ALBUM: ‘Caracal’ – Disclosure


Caracal, also known as desert lynx, is a type of wild cat that hunts in night, normally in solitude. They are best known for their powerful, agile hind legs that enable them to leap tenaciously at least 3 meters (or 9 feet) in the air to catch birds on their wing. This hunting cat’s great leap is metaphorically significant to British duo Disclosure’s transition to realms of pop music in the form of their sophomore album, Caracal.

I read a premature evaluation of Caracal that refers to it as the Lawrence brothers’ “trojan horse to pop” and I guess the writer had a point. Listeners that anticipate a continuation of Disclosure’s magnum opus, 2013’s Settle, would find it difficult to, well, settle down quite comfortably in familiar territory, because this is not Guy and Howard picking up where they left off. Admittedly, I find this record’s strongest cuts lacking the sense of urgency that ‘Latch’ or even ‘White Noise’ had. I guess it’s my worst nitpick about it, which is what I get whenever I compare, which is unavoidable. Whereas Settle sounded smart, sharp, even high brow, I’d say – Caracal embraced the liberty of fun and being unexacting. It aims to take the center stage when its predecessor was perfectly fine running – and dominating – the show from the background.

TRACK: ‘This Song Is Not About You’ – Flying Ipis

The latest offering from Flying Ipis is a remarkable collision of the quartet’s well-known manic sound – both on stage and in the studio – and dangerous, come-hither charm: a result so palpable in ‘This Song Is Not About You’, it pounds through the skin. Its most forthright credit arguably goes to Ymi Castel’s ominous guitar riffs, a less cathartic version to its predecessor ‘This Song Is About You’, but with more sensual frenzy apt for a catwalk – as the band intended. But for all its tenacity, the riffs did not upstage the rest of song’s elements, with the rhythm section more than capably providing a solid structure and pace for the beat, both the bass and drums making their presence felt steady, but pronounced. Even Deng Garcia’s voice is feverish, almost restrained, singing the reprise with daring and a little bit of mischief. ‘This Song Is Not About You’ resembles not much of Flying Ipis’ past work (with the exception of ‘Sssikreto’ and its gratifying bass lines), although their sound and charm, as described above, are invariably embedded to their band identity that it further highlights a stronger balance between their brazen musicality and empowered sexuality.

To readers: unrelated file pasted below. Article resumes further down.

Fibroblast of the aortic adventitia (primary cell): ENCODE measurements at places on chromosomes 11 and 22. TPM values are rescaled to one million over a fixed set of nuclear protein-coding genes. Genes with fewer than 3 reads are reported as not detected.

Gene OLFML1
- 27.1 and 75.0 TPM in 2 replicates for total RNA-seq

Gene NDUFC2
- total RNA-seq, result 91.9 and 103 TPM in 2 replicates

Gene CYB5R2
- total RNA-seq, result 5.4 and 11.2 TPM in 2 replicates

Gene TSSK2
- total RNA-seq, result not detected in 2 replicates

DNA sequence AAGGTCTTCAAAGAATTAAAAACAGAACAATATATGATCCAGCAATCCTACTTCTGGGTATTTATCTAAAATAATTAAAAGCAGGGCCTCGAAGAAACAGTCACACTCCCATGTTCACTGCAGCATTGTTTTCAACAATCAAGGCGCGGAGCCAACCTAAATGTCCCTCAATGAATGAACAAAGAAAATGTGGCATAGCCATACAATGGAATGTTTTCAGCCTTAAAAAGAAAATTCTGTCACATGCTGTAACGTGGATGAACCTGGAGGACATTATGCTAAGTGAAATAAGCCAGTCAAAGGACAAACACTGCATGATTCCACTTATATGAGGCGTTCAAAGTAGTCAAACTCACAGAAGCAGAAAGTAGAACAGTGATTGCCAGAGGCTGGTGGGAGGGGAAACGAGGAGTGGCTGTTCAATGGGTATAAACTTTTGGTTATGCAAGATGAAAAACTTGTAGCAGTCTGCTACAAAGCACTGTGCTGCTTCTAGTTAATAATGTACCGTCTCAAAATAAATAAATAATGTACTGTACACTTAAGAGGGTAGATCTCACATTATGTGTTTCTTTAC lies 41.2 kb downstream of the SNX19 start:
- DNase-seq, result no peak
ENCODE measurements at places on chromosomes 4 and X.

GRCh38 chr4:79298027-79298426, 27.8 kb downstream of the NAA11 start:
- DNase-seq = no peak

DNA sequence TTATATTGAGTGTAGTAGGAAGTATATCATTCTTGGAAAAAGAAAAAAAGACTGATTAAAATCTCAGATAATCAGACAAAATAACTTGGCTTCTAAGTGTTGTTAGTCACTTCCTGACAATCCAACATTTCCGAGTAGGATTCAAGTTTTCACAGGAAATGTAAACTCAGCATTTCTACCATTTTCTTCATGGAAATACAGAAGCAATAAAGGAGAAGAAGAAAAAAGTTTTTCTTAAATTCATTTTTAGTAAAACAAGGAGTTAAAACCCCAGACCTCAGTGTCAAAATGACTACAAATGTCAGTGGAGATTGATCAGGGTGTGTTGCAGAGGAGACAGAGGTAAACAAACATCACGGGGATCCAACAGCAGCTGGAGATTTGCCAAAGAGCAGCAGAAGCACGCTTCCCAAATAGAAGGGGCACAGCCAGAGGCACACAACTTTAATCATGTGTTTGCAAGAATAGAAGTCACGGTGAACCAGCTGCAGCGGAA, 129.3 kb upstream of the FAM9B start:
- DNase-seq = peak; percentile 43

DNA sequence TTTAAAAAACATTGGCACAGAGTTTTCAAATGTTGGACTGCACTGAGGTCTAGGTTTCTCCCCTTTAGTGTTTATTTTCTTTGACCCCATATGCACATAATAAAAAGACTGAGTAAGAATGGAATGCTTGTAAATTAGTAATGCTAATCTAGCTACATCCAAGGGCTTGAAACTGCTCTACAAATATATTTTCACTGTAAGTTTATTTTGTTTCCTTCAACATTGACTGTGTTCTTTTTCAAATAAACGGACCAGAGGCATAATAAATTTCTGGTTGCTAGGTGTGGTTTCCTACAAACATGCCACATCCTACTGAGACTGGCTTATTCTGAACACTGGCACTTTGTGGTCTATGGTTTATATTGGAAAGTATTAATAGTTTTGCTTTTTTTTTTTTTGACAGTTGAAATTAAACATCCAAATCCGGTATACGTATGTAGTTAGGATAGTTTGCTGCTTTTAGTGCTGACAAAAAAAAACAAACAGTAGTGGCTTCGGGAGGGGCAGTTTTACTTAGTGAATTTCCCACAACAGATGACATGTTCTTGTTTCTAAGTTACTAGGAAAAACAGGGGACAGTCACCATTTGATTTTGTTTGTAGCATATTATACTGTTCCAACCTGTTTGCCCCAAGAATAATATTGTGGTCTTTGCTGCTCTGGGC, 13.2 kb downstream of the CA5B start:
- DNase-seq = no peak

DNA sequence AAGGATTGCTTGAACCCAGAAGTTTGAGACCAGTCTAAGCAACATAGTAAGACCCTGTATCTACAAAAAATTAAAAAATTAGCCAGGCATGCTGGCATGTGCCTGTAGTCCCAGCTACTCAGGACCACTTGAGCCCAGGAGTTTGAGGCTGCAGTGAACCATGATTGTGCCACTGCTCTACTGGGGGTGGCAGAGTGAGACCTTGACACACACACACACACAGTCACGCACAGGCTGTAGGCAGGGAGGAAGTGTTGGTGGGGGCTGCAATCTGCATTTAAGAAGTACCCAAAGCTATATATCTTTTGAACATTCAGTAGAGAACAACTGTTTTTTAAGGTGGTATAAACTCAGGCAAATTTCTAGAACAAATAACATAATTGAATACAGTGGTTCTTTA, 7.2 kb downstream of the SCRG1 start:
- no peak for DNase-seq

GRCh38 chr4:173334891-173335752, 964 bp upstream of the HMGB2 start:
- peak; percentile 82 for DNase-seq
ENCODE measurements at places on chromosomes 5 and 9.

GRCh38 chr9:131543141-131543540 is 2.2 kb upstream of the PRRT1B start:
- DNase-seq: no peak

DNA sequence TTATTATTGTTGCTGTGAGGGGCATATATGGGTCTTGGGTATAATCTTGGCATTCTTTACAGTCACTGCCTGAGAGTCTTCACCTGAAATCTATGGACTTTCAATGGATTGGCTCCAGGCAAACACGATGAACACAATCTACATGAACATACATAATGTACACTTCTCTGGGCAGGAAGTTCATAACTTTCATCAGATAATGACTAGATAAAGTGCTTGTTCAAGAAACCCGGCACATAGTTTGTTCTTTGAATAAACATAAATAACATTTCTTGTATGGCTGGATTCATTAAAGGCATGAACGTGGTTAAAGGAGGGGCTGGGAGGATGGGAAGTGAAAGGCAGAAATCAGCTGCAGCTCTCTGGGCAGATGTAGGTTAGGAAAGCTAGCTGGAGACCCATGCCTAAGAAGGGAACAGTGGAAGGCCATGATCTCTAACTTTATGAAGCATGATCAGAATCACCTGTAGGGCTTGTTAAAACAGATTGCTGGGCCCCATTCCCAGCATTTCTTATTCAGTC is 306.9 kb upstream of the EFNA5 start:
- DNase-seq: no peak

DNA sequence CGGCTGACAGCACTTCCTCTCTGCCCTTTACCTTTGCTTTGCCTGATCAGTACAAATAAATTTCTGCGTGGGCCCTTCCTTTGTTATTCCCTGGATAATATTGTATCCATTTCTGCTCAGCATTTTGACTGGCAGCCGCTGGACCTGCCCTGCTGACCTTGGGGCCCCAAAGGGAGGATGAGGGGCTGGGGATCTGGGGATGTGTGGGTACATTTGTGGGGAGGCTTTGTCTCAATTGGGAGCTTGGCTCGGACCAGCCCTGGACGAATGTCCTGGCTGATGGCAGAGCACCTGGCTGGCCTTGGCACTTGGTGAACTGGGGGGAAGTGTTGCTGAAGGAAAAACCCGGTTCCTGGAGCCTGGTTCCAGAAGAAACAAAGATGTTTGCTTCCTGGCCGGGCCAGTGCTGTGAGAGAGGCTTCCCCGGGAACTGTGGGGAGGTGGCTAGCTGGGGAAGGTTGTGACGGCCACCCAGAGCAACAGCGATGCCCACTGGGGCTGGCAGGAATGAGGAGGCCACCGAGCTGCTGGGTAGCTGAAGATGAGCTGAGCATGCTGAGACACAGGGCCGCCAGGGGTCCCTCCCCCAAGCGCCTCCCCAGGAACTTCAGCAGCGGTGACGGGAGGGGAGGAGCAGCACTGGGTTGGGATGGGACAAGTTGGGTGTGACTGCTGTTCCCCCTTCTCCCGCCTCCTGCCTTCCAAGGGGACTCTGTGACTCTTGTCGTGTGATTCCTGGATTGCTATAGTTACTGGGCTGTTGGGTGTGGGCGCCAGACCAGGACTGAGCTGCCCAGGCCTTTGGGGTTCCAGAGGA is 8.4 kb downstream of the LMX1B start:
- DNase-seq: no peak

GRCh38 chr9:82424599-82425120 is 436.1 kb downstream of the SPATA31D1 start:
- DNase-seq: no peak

All Things Kink

This Friday, September 25 (a holiday, so no excuses to miss out), Vandals On The Wall and Gabi Na Naman Productions will be releasing KINK mixtape – a curated mix of my favorite kind of music. *wink*

The 20-track mixtape includes tracks from Paola Mauricio, #100YearsOfSadness, Farewell Fair Weather, Jensen and The Flips, Asch Catabona x Clara Benin, SUD, MilesExperience, and Flying Ipis – who will also be performing that night.

Head to Route 196 early to grab your hands on *wink* a physical *wink* copy of the mix, available in limited number only.

RSVP here. See you there!

I don’t blog much about events, even the ones I co-produce/am a part of (sorry!), so you know that I am excited for this one.

I was writing some stuff last week while listening to this playlist I made a while back (which you can download if you want) and sorta lead to me writing a whole other thing.

This kink business is rather inspiring. ;)

TRACK: ‘Slow (Remix)’ – Tandems’91


The unapologetic sensuality of Jensen and the Flips’ ‘Slow’ is among the band’s – and in extension, the song’s – quintessential merits when it comes to crafting their own brand of suave Motown hits. It is the sort of song that attracts tension and surprises, more so ever, with electronic music wunderkind(s) Tandems’91 remix – which eliminates the coyness of the original and switching it to a dancefloor-ready smash. Tandems’91’s retro discotheque approach to the track was fairly conservative, sparing radical changes but playing with the overall pace. Moreover, its poppy embellishments and house music-esque buildup further defined the original’s charm – a sweet-talker’s 411 to romance. 

Photo: Nelson Villamayor

TRACK: ‘The Great Divide’ – Half-Lit


Karen O’s “The Moon Song” is heartbreakingly beautiful in its earnestness and unadulterated hope. It brings the promise of indefinite tomorrows in almost sugar-coated bliss. And its vulnerability echoes similarly with “The Great Divide,” the latest effort from Half-Lit, BP Valenzuela’s ‘post-midnight’ side project.

Chronicling the ghost of a relationship that is riddled with ‘what ifs’ and ‘could have beens’, there’s a sense of lingering in those six-plus minutes, easing up the pace, and finally ending this chapter. This feels like BP Valenzuela’s attempts to convey her message, a fragment of herself, in a manner and execution that is no less personal in her work in The Neon Hour and be/ep, but in a form of susceptibility that befits Half-Lit as how she means it. “The Great Divide” is a pensive kind of sadness that already has depth and weight, without the need for elaborate arrangement or emphasis.

Candy Breath: A Playlist


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I just watched Chasing Amy (Dir. Kevin Smith, 1997) last night and all I can say is that I honestly believe that it depicts heterogenous relationships in a fairly accurate manner and that’s saying something, since this was first released almost two decades ago.

Also, I have a fairly pleasant Spotify playlist this week. Thought I’d share.

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Image above: Peter Kaaden